Nutrition Notes

Are You Getting Enough Greens?

The increasing popularity of low-carb and ketogenic diets has some nutrition professionals concerned that people may not be consuming enough vegetables, especially the all-important greens. Ketogenic diets have plenty of room for fiber, but some people may choose to get that fiber in the form of cauliflower substitutes for rice and mashed potatoes, or muffins and biscuits made from almond and coconut flour. Whether they’re on a reduced-carb diet or not, are people missing out on something if they skimp on greens?

Green vegetables, be they leafy greens like spinach, collards and lettuce, or other green veggies like broccoli, asparagus, celery and brussels sprouts, are one of the only food categories the various warring nutritional factions seem to agree on. Whether someone prefers a Paleo diet, keto, vegetarian, vegan, or low fat, these foods can safely be on the menu.  On their own, they’re obviously low in both fat and carbs. For those on higher fat diets, they make excellent vehicles for melted cheese or a generous pat of butter. For those who prefer low fat, consuming a larger quantity of these vegetables is a good way to feel full on fewer calories and virtually zero fat.

Green vegetables, the dark leafy ones in particular, are high in folate, magnesium, potassium, calcium and vitamin K1. (Good news, by the way: a study from June of this year showed that patients taking warfarin need not drastically reduce their intake of leafy greens that may interfere with the blood thinning effects of this drug. In fact, in this 24-week randomized controlled trial, patients who were instructed to increase vitamin K intake by at least 150 mcg/day showed improved anticoagulation stability compared to patients given general dietary information without emphasis on vitamin K. A larger proportion of patients who received counseling specifically about increasing vitamin K intake spent significantly more time in the therapeutic range for anticoagulant therapy.)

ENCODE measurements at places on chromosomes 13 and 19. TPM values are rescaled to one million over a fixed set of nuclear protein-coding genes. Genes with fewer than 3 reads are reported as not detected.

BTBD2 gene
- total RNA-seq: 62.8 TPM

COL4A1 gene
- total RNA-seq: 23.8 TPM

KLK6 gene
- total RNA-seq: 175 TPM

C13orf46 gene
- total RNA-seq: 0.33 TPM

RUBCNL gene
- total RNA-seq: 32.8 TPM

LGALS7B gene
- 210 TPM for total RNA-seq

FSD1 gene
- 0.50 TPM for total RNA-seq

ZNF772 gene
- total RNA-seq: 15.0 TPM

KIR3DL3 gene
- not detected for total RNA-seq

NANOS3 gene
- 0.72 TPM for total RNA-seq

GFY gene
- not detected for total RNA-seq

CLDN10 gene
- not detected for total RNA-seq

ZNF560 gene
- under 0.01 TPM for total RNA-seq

Including greens in the diet goes beyond the benefits of the greens, themselves. Interactions or synergies between them and other dietary factors might elevate the effects of these other factors. This was shown in a study of African Americans, among whom higher intake of dark green vegetables was shown to enhance the effects of omega-3 supplementation. In subjects taking 3 grams of n-3 per day for six weeks (2g EPA and 1g DHA), those who reported consuming more dark green vegetables (via food frequency questionnaire) had a better response to n-3 supplementation, evidenced by an increase in red blood cell EPA concentration, decrease in triglycerides, and decrease in monocyte concentration of leukotriene B4, an inflammatory metabolite of arachidonic acid.

It’s often argued that the non-heme iron found in plant foods is not as bioavailable or as effective for supporting body iron stores as the heme iron found in animal foods, and that many people do not covert the vitamin A precursors in plant foods to true retinol/retinal effectively. While this may be true, it doesn’t mean plant foods have no effect whatsoever on body nutritional status. A study on women in Tanzania showed that higher intake of dark green leafy vegetables correlated with higher hemoglobin, iron status and serum retinol. It may be that in places where animal foods are less abundant, greater intake of certain nutrient-rich vegetables can make up at least in part for this shortfall, especially compared to diets higher in cereal grains, in which a greater presence of antinutrients (such as phytic acid) may reduce the bioavailability of critical minerals.